Valchyara – Bambagia Rosé 2022
Piedmont might not be especially renowned for its rosè production, yet some of the low-production version made in the northern reaches of the region are well worth seeking out. The truly bizarre Rosato by Valchyara is a case in point – crammed into a remote – if breathtakingly panoramic – corner of Valchiusella, a valley on the foothills of the Morainic Alps, this tiny producer grows Riesling, Erbaluce, Freisa, and… Sardinian Cannonau!
A Sardinian immigrant is responsible for having planted Cannonau in such an unlikely place. ” I acquired the vineyard after he passed away – explains Valchyara’s owner Costantino – and I realized these plots gave an extremely green and bitter red wine that barely reached 11% alcohol”. Hence the decision to try the “vie en rose”, opting for a brief maceration and blending Cannonau with Freisa.
Unclarified and unfiltered, Bambagia has a very light color but bursts with alluring aromas: wild strawberry, baked tomato, and a hint of white pepper mingle with herbal nuances that are the hallmark of the alpine terroir. It boasts lovely fruit weight – with wild strawberries and fragrant redcurrants echoing on the back of the palate – yet the piercing acidity and herbal character take center stage, providing lift and shaping a taut and refreshing progression. It has enough balance and liveliness to drink well alone, but should also pair well with rustic charcuteries such as artisanal speck or hearty salami.
Cantina Togliana – Carema L’ Arsin 2020
” How many hectares do you have? 6000 meters: nobody owns “hectares” in Carema!”. This quote captures the essence of the last stronghold of Piedmontese wine before the border with Valle d’Aosta: a mosaic of small terraced plots carved out of narrow spaces between dramatic slopes of the Dora Baltea river valley. These are some of Italy’s most awe-inspiring vineyards!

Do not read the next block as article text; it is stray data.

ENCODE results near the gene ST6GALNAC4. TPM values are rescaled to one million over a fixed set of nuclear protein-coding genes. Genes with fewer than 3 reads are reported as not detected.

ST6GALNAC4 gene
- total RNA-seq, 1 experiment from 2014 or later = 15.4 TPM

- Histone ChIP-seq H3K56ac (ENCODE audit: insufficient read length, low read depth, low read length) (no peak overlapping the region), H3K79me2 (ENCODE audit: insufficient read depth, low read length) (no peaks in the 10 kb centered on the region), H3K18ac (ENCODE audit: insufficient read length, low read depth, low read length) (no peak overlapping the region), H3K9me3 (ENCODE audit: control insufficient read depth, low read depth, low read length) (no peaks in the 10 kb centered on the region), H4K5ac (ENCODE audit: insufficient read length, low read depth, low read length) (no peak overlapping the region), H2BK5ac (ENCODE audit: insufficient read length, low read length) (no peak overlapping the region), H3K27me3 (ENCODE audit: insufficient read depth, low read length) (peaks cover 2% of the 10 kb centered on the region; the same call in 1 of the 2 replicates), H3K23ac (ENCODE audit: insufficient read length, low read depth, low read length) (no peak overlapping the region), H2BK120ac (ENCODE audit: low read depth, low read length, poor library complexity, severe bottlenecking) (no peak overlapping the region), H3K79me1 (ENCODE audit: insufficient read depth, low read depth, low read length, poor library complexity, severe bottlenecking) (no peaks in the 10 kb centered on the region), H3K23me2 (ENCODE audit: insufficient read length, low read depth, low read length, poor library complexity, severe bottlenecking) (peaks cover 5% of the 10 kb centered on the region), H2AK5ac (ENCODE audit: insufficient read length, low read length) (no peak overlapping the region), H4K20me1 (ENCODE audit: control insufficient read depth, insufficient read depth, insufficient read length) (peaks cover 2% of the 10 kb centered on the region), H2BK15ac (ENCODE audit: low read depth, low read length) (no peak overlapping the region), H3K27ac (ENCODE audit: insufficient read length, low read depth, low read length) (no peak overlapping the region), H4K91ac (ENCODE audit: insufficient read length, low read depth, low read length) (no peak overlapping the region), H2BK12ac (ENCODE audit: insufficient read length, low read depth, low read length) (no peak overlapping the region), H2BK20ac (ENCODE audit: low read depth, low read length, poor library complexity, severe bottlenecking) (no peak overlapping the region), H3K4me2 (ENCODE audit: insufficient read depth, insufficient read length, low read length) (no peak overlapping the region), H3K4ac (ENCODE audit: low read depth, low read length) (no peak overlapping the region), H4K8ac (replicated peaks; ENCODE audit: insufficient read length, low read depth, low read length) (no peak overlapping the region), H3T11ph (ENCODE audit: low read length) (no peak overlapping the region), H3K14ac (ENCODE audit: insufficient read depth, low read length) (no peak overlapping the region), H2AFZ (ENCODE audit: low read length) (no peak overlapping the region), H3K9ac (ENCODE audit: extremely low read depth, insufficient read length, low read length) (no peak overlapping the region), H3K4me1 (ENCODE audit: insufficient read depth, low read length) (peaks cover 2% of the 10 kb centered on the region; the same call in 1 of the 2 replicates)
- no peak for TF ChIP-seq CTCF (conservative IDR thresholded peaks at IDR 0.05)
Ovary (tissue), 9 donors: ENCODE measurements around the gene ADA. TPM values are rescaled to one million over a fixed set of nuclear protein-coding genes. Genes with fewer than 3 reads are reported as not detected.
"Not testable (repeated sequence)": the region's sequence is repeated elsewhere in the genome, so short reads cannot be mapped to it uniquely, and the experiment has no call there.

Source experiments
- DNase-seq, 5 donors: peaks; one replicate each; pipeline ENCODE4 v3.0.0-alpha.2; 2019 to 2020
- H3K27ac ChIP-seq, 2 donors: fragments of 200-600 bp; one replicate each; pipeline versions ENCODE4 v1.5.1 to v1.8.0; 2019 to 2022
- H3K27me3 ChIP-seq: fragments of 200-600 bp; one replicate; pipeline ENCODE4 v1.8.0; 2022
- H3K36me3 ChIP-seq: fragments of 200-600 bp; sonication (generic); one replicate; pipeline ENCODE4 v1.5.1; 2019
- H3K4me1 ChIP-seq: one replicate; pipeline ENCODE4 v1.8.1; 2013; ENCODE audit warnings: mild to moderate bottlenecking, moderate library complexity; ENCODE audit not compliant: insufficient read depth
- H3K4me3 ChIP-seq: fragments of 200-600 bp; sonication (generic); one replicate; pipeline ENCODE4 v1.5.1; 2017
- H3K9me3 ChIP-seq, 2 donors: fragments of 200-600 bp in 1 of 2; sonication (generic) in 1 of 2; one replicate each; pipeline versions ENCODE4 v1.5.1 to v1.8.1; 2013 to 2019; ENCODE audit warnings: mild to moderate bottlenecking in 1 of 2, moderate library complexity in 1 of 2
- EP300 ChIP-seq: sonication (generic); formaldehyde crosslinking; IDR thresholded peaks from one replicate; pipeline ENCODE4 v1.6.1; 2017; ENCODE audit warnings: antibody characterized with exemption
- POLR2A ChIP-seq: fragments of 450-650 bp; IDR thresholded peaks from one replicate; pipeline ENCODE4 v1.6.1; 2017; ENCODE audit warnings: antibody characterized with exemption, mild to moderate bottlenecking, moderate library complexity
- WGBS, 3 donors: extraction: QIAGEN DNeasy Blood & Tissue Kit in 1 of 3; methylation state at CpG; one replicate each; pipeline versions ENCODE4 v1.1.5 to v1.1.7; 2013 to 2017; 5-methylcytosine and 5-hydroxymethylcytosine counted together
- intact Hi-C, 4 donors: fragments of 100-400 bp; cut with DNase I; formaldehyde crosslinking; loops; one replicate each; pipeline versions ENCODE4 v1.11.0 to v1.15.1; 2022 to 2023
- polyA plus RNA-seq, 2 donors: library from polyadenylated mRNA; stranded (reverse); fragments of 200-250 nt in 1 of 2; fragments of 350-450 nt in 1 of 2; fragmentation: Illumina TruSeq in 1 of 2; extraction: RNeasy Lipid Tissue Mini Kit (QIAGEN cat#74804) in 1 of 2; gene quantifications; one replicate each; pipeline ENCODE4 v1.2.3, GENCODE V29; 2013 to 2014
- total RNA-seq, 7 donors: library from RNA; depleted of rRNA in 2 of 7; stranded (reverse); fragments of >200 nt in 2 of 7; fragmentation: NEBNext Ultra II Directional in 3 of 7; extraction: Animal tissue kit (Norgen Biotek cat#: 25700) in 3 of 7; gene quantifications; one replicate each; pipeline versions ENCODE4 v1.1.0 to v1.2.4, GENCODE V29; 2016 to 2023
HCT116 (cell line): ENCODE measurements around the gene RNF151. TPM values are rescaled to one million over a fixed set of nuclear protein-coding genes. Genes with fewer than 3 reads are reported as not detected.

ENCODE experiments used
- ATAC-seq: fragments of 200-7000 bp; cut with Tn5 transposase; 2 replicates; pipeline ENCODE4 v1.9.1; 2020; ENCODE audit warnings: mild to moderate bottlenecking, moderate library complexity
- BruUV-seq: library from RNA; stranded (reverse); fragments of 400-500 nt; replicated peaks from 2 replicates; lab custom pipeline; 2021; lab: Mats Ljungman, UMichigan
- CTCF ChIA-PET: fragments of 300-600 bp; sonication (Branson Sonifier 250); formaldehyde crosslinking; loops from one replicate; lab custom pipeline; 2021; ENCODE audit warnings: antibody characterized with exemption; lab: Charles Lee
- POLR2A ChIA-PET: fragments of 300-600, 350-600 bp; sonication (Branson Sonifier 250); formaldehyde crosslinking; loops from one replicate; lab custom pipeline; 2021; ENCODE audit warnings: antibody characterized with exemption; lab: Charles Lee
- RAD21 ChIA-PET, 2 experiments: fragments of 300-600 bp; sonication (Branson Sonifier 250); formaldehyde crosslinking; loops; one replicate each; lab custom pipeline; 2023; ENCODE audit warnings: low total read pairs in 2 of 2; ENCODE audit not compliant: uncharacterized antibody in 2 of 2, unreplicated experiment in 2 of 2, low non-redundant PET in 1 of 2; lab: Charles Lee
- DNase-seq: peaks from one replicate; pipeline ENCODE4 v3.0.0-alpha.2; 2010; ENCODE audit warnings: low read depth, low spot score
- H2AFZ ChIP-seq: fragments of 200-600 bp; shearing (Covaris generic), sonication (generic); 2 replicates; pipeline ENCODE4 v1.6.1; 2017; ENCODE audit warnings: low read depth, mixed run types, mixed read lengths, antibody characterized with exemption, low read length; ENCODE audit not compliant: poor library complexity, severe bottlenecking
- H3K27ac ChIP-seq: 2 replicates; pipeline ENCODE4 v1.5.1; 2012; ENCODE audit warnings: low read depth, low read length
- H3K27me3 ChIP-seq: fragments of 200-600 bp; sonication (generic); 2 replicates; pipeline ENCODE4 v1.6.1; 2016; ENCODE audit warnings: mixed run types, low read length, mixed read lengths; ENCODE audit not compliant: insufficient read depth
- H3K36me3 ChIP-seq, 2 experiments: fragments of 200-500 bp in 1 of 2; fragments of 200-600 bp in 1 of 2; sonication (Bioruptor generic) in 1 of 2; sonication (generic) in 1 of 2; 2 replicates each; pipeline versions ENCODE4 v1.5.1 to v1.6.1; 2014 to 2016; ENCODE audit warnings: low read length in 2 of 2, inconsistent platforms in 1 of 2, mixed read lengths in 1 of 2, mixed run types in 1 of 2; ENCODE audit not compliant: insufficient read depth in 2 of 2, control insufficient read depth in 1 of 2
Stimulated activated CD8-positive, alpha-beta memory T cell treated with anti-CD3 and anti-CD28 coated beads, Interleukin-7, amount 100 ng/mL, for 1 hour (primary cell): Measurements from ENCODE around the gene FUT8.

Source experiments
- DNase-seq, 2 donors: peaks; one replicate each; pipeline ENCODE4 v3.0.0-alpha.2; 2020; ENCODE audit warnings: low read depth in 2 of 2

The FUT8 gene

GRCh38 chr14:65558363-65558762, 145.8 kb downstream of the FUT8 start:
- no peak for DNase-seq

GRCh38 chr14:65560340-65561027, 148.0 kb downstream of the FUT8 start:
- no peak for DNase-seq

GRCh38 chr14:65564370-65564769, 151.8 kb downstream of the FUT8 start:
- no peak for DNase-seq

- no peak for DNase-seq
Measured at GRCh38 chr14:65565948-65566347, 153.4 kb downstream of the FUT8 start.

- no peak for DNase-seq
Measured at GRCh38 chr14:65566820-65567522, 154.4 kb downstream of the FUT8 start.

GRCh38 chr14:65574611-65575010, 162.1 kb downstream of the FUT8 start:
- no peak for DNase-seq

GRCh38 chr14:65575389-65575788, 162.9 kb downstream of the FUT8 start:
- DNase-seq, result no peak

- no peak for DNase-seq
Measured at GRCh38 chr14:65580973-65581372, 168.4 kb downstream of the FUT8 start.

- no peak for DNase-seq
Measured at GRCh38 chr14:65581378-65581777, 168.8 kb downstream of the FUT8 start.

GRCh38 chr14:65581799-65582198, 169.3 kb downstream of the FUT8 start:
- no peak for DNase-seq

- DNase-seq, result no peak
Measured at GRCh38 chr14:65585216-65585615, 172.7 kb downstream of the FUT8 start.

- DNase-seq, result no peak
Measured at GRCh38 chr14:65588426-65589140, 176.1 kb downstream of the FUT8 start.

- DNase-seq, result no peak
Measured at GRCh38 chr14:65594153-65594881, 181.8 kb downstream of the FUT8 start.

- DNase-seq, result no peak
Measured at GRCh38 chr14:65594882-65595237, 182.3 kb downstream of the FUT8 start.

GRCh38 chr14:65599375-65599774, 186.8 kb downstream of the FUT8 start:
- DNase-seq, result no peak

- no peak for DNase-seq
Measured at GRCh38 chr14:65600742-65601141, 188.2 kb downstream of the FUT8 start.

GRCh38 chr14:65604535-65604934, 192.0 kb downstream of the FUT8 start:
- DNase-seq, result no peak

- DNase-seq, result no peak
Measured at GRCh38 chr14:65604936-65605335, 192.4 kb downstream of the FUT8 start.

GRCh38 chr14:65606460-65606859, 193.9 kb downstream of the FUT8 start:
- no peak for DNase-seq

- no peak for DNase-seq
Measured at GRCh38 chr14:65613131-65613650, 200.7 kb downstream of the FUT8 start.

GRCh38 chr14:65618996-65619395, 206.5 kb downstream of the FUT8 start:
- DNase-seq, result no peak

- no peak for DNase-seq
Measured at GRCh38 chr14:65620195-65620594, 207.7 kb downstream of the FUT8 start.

It is hardly surprising that Carema has garnered a lot of attention in recent times: what happened here has no parallels within Piedmont. A group of young producers has slowly started reviving this magnificent place: they have rescued the ancient pergola-trained vineyards surmounting the above-mentioned terraces, and make tiny volumes of outstanding Nebbiolo-based wine.
Achille Milanese isn’t exactly young – and not even a beginner, considering that he has been harvesting and making wine for over 30 years. However, his production used to end up in a single restaurant in the area and didn’t even sport the “Carema” denomination on the label. It was shortly before the pandemic that he decided to start producing the charming Carema L’ Arsin, the name of which derives from the dialectal term for berries (not too different from the French “raisin”). Recently, he also contributed to the mapping of the denomination, which would potentially house at least a dozen different crus within its 40 or so planted hectares.
I am not exaggerating when I say that the latest vintage of L’Arsin is one of Piedmont’s finest wines. The 2020 vintage has the aromatic flamboyance and subtle earthiness of top-quality Gevrey Chambertin. The aromas are downright sensational: succulent redcurrants, medicinal herbs, face powder, wet earth, and pot-pourri give an impression of striking finesse. A fine line of alpine acidity lifts the gorgeous palate, and backbones the seamless flow of herbs, flowers, red berries, and exotic spice, with pinpoint tannins caressing the long finish. This terrific wine will easily stand up to the best Barolo and Barbaresco from the same vintage, uniting similar aromatic breadth with even greater drinkability.